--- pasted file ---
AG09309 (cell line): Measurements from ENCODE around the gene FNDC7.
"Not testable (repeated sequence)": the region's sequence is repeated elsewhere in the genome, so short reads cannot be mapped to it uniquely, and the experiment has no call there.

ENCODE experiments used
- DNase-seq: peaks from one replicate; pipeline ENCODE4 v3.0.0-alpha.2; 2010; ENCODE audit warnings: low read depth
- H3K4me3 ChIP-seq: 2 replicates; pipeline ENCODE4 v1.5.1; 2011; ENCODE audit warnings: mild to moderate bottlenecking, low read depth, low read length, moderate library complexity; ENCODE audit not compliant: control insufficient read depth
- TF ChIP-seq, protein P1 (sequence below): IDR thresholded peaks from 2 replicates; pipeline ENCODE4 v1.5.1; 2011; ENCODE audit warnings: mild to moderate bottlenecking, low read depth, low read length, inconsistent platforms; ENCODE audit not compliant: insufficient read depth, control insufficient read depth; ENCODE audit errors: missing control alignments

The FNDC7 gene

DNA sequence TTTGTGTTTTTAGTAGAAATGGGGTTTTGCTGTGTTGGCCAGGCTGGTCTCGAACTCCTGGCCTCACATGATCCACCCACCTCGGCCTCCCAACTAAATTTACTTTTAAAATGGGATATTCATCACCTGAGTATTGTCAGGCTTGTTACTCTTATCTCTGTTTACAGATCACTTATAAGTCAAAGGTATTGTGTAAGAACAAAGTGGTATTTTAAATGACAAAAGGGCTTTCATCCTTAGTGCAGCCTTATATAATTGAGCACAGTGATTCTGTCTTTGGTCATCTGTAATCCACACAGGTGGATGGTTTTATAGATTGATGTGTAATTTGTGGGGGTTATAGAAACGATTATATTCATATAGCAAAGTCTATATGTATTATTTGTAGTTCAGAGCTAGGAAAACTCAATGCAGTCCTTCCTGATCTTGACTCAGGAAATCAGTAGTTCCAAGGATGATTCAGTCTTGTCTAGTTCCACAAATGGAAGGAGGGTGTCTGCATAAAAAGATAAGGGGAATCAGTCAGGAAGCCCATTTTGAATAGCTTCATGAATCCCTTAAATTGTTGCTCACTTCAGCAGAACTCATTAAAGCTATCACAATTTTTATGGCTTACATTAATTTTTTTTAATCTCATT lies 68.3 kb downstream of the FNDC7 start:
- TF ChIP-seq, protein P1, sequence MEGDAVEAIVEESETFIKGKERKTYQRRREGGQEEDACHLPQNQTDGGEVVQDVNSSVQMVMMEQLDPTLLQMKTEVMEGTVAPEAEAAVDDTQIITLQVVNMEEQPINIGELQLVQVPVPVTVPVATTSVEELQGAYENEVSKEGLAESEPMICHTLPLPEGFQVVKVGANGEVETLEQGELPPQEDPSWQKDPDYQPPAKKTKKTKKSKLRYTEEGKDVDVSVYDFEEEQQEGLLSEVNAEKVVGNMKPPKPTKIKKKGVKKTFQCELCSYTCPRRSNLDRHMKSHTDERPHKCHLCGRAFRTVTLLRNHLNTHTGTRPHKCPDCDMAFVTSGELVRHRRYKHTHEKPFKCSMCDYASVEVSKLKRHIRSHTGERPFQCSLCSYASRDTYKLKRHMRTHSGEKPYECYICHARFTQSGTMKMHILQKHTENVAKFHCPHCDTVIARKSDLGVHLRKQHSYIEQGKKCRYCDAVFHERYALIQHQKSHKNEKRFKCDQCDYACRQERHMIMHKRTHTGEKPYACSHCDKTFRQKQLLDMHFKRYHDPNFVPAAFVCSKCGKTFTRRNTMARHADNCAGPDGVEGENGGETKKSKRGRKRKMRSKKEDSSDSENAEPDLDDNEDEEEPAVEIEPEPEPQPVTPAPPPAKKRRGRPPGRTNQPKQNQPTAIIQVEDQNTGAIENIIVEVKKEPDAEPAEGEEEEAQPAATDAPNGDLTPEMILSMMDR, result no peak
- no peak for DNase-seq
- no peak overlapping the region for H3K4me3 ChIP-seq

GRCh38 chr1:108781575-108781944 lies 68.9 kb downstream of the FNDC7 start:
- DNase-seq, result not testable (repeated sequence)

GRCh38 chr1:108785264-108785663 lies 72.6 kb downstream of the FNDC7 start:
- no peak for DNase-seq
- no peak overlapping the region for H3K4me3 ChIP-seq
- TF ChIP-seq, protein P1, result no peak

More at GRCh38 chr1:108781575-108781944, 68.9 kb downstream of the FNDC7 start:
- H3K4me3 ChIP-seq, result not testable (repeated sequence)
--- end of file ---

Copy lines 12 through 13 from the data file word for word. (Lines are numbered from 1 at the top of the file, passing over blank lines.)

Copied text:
GRCh38 chr1:108781575-108781944 lies 68.9 kb downstream of the FNDC7 start:
- DNase-seq, result not testable (repeated sequence)